Art lawyer Jessica Franses, director of the Art Due Diligence Group has encountered several examples where solid contracts did not exist or were not watertight with little recourse if something goes wrong.
Members of the group have found that title is problematic too; title insurance and checks are not the norm. Worse still, transactions may be conducted outside of escrow where millions of pounds can be handed over, effectively on trust.
It is therefore important for professionals and collectors to demonstrate a measured approach, not least because the financial sector is taking an interest in the market as values have soared and the art collection can be a significant part of an individual’s portfolio.
Deloitte’s Art & Finance Report (2019) suggests that many wealth managers experience lack of trust in art market practice, being used to more reliable data, analytical research and rigorous procedures to ensure a successful deal. The art community needs to step up to respond to the standards familiar in the City.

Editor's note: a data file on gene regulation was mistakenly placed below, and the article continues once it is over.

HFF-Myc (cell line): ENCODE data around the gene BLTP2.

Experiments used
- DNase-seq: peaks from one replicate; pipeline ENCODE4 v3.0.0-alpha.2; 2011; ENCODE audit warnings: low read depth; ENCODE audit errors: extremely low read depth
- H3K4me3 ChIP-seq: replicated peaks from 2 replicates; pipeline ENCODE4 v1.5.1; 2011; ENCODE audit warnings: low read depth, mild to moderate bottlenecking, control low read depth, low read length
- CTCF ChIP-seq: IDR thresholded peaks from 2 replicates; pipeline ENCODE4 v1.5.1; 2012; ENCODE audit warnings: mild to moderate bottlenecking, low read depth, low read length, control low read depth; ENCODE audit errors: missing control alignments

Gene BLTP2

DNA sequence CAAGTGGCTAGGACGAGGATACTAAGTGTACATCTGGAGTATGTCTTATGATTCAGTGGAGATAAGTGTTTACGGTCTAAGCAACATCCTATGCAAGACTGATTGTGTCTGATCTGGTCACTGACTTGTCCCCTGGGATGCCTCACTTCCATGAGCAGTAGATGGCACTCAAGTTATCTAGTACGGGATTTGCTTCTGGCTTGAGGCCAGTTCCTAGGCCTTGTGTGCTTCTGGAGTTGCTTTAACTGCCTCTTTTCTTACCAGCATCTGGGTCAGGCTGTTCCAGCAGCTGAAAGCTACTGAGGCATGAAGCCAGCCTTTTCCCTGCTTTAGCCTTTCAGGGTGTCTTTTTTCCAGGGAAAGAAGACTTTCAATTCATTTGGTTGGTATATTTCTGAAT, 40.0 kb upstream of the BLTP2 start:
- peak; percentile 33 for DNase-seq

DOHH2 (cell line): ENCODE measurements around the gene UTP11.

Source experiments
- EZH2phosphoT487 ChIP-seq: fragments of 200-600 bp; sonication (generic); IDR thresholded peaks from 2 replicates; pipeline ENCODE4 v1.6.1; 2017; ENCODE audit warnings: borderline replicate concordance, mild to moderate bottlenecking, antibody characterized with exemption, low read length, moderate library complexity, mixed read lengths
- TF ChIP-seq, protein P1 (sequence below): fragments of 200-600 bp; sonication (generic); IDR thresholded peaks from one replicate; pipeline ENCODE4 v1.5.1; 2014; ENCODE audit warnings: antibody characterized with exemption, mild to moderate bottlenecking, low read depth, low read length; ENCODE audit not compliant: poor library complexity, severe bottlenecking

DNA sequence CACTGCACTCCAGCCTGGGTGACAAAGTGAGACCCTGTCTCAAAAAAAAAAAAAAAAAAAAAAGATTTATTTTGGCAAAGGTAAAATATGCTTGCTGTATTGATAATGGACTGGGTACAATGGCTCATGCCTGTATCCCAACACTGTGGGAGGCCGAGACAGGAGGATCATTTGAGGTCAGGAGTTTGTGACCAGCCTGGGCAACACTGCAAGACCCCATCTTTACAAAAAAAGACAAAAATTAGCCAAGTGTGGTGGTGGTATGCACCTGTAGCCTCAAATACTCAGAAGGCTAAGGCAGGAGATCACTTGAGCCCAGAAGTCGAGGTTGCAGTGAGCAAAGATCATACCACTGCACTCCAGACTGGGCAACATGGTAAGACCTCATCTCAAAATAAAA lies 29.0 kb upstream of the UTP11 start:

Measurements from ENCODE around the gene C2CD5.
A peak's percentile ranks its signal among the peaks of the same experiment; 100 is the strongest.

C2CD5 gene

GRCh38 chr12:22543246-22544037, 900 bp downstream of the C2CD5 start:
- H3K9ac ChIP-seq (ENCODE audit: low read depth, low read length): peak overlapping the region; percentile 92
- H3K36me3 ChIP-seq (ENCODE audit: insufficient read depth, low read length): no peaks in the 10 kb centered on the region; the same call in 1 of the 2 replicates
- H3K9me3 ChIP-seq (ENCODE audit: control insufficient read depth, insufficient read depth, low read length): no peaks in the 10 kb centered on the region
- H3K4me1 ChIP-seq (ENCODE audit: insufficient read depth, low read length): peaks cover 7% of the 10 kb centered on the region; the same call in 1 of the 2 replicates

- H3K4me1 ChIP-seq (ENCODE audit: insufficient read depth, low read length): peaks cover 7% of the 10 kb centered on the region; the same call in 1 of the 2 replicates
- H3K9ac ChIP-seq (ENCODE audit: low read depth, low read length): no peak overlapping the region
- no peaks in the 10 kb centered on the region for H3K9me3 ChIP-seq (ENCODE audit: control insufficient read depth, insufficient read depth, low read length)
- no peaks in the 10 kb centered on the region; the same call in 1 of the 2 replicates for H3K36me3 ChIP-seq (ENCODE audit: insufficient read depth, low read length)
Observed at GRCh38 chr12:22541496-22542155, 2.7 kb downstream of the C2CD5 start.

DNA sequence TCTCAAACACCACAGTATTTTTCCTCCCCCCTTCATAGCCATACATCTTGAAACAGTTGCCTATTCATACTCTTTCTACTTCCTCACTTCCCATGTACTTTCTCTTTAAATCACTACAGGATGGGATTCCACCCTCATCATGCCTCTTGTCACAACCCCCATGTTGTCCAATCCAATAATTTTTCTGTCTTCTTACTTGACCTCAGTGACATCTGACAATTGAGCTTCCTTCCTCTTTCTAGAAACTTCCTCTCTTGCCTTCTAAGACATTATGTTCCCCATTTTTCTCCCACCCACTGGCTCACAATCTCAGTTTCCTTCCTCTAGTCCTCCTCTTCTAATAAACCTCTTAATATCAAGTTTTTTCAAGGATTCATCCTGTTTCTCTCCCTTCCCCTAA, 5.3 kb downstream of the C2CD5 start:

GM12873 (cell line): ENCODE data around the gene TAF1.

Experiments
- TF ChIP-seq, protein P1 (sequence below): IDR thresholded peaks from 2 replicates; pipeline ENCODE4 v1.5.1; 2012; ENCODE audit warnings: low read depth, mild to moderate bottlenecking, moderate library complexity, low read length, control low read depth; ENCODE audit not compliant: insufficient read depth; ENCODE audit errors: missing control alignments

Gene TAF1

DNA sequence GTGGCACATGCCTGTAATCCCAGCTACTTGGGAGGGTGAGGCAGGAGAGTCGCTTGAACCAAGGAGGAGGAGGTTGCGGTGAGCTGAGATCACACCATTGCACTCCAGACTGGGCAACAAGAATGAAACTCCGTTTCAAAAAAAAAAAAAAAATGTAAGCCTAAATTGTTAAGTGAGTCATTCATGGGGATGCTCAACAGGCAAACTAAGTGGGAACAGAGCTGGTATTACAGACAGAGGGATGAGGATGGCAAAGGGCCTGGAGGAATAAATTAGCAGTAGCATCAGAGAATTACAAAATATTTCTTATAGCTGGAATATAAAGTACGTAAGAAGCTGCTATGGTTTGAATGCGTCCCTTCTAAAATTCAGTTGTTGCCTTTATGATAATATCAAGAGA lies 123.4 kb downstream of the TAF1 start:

The ADDG’s protocols adopt a methodology employing a multi-tiered checklist, clients are guided through the process with individual attention. When most professionals are aware of the tools required to conduct a safe contract, why would a dealer or advisor, even one who has already been ‘burned’ still opt to take risks rather than take the steps necessary to safeguard their pockets and their reputation?
The Fifth Anti-Money Laundering Directive (AMLD5) introduced this year has imposed some safeguards by law. KYC must now include investigation into, among other things source of funds for any transaction over €10,000, a very low threshold as most dealers have lamented.
Red flags cannot go unnoticed for fear of criminal penalties which includes the liability of intermediaries to the transaction.
The administrational burden of AMLD5 is an example of reluctance to follow through on enhanced due diligence. Others are cost, tradition and velocity of sale.